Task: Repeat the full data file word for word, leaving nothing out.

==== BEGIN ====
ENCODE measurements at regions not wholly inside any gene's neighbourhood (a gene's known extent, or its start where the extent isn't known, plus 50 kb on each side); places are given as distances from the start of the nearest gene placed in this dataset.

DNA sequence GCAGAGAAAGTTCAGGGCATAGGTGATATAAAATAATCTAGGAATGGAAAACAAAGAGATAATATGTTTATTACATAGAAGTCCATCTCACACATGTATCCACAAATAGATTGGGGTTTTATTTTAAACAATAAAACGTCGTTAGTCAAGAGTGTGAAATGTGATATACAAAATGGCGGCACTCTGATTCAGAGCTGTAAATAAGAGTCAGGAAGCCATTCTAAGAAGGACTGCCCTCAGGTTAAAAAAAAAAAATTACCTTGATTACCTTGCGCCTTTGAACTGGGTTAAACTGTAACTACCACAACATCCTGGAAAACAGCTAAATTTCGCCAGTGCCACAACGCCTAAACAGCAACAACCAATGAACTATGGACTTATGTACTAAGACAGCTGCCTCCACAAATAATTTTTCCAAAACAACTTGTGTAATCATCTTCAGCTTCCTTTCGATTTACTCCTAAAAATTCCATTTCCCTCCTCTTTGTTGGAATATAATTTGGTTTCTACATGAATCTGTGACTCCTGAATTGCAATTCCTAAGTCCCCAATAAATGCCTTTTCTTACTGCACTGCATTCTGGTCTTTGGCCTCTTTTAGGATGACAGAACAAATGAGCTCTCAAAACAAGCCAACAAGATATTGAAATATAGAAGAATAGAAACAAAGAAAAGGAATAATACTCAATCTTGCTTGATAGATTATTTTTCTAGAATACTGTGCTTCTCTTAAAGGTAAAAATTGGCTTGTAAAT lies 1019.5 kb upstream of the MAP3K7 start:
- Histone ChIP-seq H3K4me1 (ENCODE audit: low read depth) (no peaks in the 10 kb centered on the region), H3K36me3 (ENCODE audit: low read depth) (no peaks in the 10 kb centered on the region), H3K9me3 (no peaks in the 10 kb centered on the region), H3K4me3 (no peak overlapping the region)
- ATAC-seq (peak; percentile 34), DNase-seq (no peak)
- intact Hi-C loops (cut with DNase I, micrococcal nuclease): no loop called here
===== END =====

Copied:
ENCODE measurements at regions not wholly inside any gene's neighbourhood (a gene's known extent, or its start where the extent isn't known, plus 50 kb on each side); places are given as distances from the start of the nearest gene placed in this dataset.

DNA sequence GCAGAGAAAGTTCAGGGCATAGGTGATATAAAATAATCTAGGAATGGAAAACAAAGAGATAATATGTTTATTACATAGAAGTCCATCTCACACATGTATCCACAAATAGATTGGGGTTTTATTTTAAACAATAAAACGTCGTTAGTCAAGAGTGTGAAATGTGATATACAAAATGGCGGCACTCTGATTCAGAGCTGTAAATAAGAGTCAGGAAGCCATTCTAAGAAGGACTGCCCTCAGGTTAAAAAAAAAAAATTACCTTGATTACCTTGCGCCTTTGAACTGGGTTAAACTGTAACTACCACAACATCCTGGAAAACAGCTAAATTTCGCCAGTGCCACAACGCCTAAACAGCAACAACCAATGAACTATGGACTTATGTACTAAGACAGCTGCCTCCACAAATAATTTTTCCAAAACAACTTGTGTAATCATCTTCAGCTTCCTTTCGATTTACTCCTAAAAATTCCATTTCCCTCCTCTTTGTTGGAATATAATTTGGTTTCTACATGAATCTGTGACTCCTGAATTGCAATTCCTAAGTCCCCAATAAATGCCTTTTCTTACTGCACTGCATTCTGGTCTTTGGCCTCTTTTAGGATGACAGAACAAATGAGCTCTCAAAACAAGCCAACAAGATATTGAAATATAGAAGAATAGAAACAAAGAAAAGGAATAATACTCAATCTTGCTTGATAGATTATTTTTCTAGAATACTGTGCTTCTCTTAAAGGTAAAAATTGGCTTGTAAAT lies 1019.5 kb upstream of the MAP3K7 start:
- Histone ChIP-seq H3K4me1 (ENCODE audit: low read depth) (no peaks in the 10 kb centered on the region), H3K36me3 (ENCODE audit: low read depth) (no peaks in the 10 kb centered on the region), H3K9me3 (no peaks in the 10 kb centered on the region), H3K4me3 (no peak overlapping the region)
- ATAC-seq (peak; percentile 34), DNase-seq (no peak)
- intact Hi-C loops (cut with DNase I, micrococcal nuclease): no loop called here